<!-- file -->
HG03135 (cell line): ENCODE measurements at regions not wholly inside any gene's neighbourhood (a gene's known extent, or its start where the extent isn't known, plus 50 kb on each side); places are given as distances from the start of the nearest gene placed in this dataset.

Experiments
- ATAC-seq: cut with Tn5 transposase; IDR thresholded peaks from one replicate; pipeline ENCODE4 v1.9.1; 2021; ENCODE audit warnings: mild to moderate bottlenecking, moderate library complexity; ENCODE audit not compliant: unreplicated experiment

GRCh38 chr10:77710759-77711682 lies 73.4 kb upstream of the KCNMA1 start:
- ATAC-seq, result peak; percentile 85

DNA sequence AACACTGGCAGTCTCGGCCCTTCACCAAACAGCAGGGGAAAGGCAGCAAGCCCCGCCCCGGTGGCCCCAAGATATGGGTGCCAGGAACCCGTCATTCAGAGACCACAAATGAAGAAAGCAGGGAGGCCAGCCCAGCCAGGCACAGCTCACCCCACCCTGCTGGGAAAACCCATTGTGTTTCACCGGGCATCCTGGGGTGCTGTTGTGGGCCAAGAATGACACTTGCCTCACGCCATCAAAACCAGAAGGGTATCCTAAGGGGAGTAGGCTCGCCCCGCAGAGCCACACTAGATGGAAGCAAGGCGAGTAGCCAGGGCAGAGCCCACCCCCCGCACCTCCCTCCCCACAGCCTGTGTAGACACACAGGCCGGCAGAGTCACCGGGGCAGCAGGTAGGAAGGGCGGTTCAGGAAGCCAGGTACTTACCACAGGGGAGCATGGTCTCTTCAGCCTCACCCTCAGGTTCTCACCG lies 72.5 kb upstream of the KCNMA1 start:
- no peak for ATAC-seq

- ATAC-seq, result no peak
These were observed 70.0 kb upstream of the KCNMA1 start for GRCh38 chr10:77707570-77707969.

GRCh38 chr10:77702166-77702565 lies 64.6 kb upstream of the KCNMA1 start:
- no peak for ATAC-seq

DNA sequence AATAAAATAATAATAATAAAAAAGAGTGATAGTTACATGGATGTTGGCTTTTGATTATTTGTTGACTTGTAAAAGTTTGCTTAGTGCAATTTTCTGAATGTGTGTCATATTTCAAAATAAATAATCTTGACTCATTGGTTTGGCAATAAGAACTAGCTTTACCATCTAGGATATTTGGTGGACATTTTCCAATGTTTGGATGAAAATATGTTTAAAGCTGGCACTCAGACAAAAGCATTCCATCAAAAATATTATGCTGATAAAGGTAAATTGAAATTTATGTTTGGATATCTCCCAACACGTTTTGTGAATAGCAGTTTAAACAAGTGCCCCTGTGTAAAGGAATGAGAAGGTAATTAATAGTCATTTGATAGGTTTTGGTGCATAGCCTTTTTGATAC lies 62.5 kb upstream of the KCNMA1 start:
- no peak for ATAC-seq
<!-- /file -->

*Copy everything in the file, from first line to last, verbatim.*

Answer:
HG03135 (cell line): ENCODE measurements at regions not wholly inside any gene's neighbourhood (a gene's known extent, or its start where the extent isn't known, plus 50 kb on each side); places are given as distances from the start of the nearest gene placed in this dataset.

Experiments
- ATAC-seq: cut with Tn5 transposase; IDR thresholded peaks from one replicate; pipeline ENCODE4 v1.9.1; 2021; ENCODE audit warnings: mild to moderate bottlenecking, moderate library complexity; ENCODE audit not compliant: unreplicated experiment

GRCh38 chr10:77710759-77711682 lies 73.4 kb upstream of the KCNMA1 start:
- ATAC-seq, result peak; percentile 85

DNA sequence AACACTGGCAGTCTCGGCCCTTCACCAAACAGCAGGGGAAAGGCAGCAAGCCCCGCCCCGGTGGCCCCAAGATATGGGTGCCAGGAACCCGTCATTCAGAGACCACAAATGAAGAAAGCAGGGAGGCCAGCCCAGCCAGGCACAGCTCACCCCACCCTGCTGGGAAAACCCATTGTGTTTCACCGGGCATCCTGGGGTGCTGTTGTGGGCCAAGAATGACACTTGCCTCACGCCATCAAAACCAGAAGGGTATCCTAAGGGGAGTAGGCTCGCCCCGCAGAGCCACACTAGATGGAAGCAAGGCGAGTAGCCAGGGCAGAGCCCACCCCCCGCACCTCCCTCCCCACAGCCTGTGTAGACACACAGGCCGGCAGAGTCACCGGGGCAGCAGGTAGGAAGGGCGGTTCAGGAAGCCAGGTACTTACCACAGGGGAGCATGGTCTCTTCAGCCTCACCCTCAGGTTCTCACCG lies 72.5 kb upstream of the KCNMA1 start:
- no peak for ATAC-seq

- ATAC-seq, result no peak
These were observed 70.0 kb upstream of the KCNMA1 start for GRCh38 chr10:77707570-77707969.

GRCh38 chr10:77702166-77702565 lies 64.6 kb upstream of the KCNMA1 start:
- no peak for ATAC-seq

DNA sequence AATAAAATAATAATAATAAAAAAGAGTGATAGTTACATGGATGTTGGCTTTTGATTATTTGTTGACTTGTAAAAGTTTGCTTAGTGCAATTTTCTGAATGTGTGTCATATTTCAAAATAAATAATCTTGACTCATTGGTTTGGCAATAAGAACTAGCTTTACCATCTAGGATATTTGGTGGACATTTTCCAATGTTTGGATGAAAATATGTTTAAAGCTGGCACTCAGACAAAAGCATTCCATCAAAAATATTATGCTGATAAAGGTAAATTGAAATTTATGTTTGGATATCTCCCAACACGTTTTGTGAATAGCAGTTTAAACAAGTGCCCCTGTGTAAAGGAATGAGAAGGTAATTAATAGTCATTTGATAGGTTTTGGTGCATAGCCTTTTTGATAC lies 62.5 kb upstream of the KCNMA1 start:
- no peak for ATAC-seq